Saturday, November 14, 2015
Coursera: Fantasy and Science Fiction: The Human Mind, Our Modern World (Part 3)
Anyway, this week was a selection of stories from Hawthorne and Poe. I quite liked Poe, but I'm not sure if Hawthorne was for me. Still wrote on him though. Anyway, my essay:
The Mary Sue in Hawthorne
In fanfiction, the term Mary Sue pops up frequently. A Mary Sue is a female character who is unnaturally beautiful and talented, and everyone character in the story adores her. If she dies, it is in a heroic self-sacrifice that saves the entire universe, and everyone will mourn her. In this essay, I would like to consider if the female characters in Hawthorne's 'The Birthmark' and 'Rappaccini's Daughter' fit the stereotype of the Mary Sue.
In The Birthmark, Georgiana is considered perfect, except for one, superficial flaw. To me, this resembles the superficial flaw many Mary Sues often have (like clumsiness). In addition, Georgiana seems to be presented as the perfect, meek woman, which female readers might wish to aspire to. However, her ignoble death goes against the Mary Sue stereotype.
In Rappaccini's Daughter, Beatrice is blessed with beauty and the power to live among dangerous plants. She appears perfect, a trait of many Mary Sues. Yet for love, she's willing to divest herself of her powers, and eventually dies. Like Georgiana, her death is not a self-sacrifice, but is more of a total submission to the man that she has fallen in love with. In this way, her death goes against the Mary Sue stereotype.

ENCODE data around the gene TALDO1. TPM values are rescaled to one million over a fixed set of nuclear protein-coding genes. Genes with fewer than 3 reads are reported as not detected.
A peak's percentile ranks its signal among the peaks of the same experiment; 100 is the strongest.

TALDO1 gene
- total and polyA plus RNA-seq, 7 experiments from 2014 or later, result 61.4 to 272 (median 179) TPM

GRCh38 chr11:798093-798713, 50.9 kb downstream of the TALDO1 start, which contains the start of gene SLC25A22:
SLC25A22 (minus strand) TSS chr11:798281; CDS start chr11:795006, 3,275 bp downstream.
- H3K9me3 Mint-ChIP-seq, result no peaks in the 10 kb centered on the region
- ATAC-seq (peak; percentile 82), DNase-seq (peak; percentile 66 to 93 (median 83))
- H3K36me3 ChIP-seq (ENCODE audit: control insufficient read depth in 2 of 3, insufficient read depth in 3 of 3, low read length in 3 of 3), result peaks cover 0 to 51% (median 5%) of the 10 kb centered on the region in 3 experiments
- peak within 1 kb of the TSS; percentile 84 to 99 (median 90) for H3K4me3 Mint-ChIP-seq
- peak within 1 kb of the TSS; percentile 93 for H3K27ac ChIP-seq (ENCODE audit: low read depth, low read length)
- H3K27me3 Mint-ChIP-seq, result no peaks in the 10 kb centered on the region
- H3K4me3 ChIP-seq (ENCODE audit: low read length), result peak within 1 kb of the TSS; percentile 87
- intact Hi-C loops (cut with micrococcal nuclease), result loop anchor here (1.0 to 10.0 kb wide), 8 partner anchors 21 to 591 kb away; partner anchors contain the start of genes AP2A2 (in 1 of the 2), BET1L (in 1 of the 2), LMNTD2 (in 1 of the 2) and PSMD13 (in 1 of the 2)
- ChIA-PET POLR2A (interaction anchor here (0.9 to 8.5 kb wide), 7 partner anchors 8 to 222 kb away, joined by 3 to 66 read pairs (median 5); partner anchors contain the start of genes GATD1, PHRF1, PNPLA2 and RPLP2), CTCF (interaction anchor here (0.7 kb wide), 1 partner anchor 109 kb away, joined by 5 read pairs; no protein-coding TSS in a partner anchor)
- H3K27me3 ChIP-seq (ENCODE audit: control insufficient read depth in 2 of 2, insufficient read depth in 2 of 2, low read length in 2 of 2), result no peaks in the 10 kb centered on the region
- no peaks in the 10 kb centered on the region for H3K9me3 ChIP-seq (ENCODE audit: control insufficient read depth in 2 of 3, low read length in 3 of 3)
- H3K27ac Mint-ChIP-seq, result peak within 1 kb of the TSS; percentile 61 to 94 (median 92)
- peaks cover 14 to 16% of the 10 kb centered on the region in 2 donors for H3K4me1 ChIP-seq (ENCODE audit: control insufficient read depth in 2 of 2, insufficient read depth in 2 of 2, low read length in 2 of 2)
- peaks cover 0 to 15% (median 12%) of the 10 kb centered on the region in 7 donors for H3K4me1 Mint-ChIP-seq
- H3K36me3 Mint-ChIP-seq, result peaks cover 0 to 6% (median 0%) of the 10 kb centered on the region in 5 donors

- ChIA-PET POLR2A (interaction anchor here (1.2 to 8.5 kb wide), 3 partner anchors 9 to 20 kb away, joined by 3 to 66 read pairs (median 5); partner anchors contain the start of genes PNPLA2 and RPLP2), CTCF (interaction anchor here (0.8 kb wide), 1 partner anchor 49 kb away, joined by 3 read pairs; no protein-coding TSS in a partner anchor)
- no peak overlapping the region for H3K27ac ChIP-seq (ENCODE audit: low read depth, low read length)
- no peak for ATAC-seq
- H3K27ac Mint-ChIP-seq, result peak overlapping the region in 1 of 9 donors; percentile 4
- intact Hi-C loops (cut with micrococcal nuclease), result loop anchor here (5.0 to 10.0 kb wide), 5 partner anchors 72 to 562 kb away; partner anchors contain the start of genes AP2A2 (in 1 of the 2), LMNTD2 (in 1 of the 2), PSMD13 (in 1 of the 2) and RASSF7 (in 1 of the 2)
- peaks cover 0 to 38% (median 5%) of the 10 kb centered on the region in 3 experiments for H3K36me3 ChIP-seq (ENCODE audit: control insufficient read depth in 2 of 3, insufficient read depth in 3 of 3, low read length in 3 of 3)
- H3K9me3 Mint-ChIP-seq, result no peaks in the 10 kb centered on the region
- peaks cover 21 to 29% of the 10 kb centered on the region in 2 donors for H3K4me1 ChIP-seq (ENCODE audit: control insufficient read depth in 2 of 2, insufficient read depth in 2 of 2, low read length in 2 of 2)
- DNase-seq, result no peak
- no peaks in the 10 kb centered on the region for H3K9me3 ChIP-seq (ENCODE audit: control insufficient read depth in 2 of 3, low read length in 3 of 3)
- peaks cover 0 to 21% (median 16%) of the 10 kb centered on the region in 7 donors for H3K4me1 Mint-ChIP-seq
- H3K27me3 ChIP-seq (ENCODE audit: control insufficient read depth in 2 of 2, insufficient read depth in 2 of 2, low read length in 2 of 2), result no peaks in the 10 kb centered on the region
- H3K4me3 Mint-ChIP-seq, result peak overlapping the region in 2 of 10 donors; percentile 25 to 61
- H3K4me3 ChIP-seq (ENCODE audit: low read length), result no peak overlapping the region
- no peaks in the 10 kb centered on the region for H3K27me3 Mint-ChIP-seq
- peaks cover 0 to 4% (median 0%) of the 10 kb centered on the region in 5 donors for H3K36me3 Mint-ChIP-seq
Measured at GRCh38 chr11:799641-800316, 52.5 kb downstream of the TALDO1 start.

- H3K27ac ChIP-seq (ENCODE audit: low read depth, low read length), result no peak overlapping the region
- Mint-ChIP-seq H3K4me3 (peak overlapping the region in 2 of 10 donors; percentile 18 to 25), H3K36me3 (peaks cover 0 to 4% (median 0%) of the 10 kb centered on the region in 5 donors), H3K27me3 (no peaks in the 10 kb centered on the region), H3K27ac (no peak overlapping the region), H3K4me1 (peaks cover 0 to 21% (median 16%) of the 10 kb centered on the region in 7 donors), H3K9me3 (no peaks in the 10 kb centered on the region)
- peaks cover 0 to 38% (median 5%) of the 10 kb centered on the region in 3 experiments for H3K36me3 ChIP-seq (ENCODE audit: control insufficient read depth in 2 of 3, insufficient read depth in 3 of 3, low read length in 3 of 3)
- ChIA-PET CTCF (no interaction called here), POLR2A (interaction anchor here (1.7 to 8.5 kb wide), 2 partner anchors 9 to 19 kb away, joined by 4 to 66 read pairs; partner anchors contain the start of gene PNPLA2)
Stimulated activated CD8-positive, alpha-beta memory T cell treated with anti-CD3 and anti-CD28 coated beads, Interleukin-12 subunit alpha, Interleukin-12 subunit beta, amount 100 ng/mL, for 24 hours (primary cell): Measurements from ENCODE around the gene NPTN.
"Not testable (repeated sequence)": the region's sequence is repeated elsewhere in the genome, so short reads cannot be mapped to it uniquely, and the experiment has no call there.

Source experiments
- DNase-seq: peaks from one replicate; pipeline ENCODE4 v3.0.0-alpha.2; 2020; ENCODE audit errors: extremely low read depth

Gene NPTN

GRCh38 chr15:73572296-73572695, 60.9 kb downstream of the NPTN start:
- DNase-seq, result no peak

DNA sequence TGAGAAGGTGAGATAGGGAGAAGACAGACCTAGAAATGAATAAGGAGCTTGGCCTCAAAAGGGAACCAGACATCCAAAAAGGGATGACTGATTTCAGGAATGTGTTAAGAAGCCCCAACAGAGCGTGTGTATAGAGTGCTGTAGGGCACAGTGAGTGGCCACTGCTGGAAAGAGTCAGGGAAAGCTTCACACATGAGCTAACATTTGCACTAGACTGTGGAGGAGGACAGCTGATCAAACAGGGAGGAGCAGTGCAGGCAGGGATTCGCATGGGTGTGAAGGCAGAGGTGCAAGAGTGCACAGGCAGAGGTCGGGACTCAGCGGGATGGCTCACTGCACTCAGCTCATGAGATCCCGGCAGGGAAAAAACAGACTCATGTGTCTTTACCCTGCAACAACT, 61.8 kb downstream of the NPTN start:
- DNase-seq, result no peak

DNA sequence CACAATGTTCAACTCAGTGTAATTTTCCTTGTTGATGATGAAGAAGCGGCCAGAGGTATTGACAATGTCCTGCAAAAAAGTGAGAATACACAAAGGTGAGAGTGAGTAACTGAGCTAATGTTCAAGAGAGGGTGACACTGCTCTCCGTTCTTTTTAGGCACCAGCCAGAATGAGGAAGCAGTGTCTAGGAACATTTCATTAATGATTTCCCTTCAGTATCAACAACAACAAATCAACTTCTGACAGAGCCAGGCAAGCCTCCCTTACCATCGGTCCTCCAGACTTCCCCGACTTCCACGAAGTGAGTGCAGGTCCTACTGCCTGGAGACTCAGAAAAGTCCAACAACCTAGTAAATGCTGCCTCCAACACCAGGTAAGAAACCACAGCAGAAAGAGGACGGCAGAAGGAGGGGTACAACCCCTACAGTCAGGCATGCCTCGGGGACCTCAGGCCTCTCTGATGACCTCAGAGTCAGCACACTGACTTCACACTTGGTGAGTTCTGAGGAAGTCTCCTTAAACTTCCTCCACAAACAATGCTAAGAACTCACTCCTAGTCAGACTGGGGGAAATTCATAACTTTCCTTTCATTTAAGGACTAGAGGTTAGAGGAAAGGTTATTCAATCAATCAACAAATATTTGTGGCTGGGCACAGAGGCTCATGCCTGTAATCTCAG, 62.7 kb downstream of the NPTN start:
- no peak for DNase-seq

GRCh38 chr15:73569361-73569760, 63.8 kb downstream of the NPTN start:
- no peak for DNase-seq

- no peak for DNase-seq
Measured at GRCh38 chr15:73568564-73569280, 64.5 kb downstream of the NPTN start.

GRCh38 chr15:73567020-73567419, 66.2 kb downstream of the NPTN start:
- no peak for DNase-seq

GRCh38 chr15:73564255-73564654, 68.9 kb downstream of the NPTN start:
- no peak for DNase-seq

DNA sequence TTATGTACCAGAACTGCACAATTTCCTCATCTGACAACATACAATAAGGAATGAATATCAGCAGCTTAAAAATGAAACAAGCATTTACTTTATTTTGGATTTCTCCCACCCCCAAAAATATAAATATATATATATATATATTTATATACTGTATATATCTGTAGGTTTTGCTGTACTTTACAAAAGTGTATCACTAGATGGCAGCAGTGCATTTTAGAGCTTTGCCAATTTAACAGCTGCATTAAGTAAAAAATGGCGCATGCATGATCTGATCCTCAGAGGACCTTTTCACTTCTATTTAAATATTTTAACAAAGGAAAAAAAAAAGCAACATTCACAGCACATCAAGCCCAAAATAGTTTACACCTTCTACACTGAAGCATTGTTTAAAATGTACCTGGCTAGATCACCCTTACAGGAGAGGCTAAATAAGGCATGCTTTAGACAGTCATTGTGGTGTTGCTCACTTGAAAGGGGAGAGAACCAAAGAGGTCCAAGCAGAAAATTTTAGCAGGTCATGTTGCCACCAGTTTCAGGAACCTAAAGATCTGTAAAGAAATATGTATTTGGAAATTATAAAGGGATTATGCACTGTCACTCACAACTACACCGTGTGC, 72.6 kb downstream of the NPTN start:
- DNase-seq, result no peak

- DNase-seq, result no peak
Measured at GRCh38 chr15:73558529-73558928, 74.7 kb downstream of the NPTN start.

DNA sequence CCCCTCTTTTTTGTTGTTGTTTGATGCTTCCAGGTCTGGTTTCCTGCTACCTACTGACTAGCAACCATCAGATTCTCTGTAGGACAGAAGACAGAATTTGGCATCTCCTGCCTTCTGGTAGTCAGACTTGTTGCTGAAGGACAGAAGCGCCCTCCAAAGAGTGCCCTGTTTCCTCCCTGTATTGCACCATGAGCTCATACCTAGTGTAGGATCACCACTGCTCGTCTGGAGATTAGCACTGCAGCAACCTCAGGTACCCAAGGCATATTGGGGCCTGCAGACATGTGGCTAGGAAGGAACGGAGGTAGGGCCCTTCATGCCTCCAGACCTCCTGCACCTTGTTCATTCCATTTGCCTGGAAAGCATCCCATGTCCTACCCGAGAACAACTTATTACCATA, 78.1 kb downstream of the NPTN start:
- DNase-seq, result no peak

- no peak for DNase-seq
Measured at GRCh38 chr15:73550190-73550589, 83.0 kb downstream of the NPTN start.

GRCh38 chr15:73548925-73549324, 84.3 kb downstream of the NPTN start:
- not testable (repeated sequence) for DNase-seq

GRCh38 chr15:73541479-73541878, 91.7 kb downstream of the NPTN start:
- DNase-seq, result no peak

The female characters in the above two stories are both presented as ideal women - meek and beautiful. In this aspect, they fit the Mary Sue ideal of the perfect female character. However, their ending prevents them from being classified as a Mary Sue, as their untimely and ignoble deaths negate the wish-fulfilment/self-insert function of the Mary Sue. Unless, of course, one wishes to be a tragic heroine. But that is not the norm in most fandoms.
What I learnt: Someone commented I could have used more evidence in my essay, and I totally agree. Should have done that. But it seems like trying to be more focused was a good idea. Now, I'll have to find a new topic to write about - this week, we're reading stories by H.G. Wells. Still making my way through The Island of Dr. Moreau!